Voting is speech. Voting is a fundamental individual right. But probably most importantly, voting is an expressive outlet for your opinions and feelings. Governmental limitations on ballot access grossly distort the substance and texture of what voters have to say. My analysis takes this an important step further. We, the people, have the right to hear the full range of voter opinions. Maybe an extreme example proves my point: In 2002 Saddam Hussain got 100% of the vote because he was the only candidate on the ballot. We, the people, learn nothing and hear nothing from voting without options. All voting laws, both federal and state must comply with the 1st Amendment right to the freedom of speech. No government has the right to limit expression because of its substance. If the state attempts to limit speech, such as preventing ballot access or Gerrymandering, the state must carry the burden of proving that its regulation is the least restrictive means of accomplishing a compelling state interest i.e. it must pass strict scrutiny.
Current restrictions on ballot access and Gerrymandering are both unfair and unconstitutional. They would fail strict scrutiny. The following policy recommendations are the least restrictive of our fundamental right to express ourselves through voting.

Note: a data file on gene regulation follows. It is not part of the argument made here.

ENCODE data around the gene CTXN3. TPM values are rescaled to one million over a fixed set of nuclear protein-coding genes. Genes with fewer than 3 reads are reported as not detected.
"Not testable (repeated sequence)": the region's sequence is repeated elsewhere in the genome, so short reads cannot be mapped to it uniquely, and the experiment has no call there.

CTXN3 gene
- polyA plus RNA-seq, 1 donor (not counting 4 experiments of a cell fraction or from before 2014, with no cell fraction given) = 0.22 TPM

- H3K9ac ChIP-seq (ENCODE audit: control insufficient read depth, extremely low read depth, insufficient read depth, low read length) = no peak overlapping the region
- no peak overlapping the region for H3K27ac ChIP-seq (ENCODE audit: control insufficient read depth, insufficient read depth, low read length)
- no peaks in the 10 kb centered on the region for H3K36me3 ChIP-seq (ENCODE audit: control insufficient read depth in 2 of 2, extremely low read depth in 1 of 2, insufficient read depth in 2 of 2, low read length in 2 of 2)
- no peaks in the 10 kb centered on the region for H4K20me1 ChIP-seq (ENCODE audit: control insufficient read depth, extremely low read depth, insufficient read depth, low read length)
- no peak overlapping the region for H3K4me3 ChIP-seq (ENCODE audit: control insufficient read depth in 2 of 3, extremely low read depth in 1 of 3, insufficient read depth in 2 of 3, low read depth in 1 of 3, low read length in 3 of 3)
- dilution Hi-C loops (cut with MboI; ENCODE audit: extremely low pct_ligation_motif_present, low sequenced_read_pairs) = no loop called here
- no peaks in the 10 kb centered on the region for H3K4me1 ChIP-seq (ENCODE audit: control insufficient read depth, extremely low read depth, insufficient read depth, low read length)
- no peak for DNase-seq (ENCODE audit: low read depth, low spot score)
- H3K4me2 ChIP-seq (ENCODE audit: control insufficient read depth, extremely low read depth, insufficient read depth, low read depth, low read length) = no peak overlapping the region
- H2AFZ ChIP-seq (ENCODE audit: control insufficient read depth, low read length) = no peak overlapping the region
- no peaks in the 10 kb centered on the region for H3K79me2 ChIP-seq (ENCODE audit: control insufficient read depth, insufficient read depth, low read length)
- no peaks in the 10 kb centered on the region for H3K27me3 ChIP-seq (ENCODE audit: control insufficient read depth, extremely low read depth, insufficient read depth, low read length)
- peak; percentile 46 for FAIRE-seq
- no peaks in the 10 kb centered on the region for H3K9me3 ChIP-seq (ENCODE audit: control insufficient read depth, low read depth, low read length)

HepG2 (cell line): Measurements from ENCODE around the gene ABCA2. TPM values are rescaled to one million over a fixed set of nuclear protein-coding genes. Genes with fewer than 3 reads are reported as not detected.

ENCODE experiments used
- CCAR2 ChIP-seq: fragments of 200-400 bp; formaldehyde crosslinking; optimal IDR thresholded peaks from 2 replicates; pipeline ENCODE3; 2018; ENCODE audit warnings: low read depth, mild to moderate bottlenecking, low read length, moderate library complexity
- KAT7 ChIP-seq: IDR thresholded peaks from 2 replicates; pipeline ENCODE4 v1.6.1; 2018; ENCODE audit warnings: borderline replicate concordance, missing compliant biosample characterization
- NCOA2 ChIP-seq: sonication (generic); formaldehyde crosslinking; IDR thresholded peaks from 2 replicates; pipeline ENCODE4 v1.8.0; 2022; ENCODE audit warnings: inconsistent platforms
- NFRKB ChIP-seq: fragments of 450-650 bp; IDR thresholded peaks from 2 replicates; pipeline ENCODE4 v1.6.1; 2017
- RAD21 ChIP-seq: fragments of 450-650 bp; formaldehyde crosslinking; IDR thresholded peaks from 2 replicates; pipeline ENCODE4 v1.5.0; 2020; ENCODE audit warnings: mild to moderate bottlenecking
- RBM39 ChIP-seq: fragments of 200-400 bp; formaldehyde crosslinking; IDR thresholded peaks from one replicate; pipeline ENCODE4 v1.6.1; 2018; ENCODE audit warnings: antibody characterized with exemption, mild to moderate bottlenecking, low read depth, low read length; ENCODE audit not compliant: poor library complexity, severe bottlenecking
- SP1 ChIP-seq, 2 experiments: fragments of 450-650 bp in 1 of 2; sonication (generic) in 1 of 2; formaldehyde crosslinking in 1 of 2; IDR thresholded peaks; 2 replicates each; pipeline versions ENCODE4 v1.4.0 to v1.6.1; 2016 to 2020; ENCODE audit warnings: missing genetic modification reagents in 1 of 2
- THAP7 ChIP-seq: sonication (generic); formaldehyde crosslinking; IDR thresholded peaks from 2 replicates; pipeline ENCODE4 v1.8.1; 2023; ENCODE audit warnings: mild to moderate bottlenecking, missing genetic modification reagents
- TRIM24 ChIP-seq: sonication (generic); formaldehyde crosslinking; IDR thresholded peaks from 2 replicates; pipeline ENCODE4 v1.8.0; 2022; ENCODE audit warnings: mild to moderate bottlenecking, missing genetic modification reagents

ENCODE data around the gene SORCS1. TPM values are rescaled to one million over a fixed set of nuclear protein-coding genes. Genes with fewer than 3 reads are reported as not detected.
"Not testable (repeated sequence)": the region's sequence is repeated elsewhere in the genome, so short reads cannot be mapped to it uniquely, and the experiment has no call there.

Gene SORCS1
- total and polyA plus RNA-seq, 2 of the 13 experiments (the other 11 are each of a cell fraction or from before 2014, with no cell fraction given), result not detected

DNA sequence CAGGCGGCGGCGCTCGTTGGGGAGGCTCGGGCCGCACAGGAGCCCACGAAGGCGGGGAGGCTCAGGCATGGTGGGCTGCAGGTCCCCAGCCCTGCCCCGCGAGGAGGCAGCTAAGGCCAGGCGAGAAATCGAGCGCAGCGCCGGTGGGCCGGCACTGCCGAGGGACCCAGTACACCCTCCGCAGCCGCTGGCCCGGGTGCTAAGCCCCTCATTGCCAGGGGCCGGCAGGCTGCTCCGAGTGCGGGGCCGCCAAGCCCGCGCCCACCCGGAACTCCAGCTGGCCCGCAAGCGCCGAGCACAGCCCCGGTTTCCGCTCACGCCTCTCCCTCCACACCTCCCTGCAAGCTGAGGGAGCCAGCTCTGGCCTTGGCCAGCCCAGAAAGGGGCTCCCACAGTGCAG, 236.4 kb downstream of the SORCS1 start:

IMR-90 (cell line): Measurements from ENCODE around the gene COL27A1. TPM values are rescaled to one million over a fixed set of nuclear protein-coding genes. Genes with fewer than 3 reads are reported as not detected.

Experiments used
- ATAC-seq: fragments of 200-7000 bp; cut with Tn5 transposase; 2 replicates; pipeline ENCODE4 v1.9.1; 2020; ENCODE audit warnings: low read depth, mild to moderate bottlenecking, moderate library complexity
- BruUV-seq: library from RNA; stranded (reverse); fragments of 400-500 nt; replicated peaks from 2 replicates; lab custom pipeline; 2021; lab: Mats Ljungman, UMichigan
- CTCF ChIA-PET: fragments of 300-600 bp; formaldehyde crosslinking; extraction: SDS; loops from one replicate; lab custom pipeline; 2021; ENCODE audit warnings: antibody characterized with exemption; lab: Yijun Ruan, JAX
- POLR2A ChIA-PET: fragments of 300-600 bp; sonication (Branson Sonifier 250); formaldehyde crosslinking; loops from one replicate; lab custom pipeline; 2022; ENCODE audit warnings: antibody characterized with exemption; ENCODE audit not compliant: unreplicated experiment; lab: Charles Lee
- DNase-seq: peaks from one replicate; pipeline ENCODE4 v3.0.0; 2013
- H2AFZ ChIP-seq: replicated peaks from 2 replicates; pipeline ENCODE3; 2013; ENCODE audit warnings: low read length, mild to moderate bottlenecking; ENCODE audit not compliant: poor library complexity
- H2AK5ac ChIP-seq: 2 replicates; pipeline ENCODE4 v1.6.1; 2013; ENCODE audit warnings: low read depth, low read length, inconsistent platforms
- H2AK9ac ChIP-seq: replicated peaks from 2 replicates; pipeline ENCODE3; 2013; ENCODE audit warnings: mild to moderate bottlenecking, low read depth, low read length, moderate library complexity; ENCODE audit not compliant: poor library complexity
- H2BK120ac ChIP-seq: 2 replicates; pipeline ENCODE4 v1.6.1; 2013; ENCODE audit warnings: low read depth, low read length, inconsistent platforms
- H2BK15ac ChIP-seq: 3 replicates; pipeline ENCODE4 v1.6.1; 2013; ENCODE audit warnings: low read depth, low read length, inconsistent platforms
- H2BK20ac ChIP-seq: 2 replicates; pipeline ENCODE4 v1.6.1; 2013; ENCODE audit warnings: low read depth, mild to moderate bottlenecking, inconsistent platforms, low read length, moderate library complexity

(1) Universal Ballot Access. Every person who seeks public office should be allowed on the ballot. The only interest the government could possibly claim as compelling is to prevent voter chaos, i.e. 50-100 candidates running for a single office. Such an eventuality could justify signatures of say .1% of those who voted in a prior election.
(2) Ranked Choice Voting. This voting system gives voters the right to rank their preference among the candidates. If there are 3 candidates, each voter could vote for his or her 1st, 2nd and 3rdchoice. If no candidate receives a majority, the last place candidate is dropped. Then a recount is conducted using the 2nd choice vote of the dropped party and so on until someone receives a majority. This allows the government to express its preference for majority rule without limiting ballot access.
(3) Cumulative Voting. Cumulative voting ends the need for districts to elect multiple representatives, i.e. it would end all Gerrymandering. If there are 7 representatives for a given state, every voter could vote for 7 different people or vote 7 times for a single person. Those who receive the most votes would be elected. We don’t need the chaos created by the formation of deep sea creature-like districts every 10 years.
Let’s make voting meaningful again.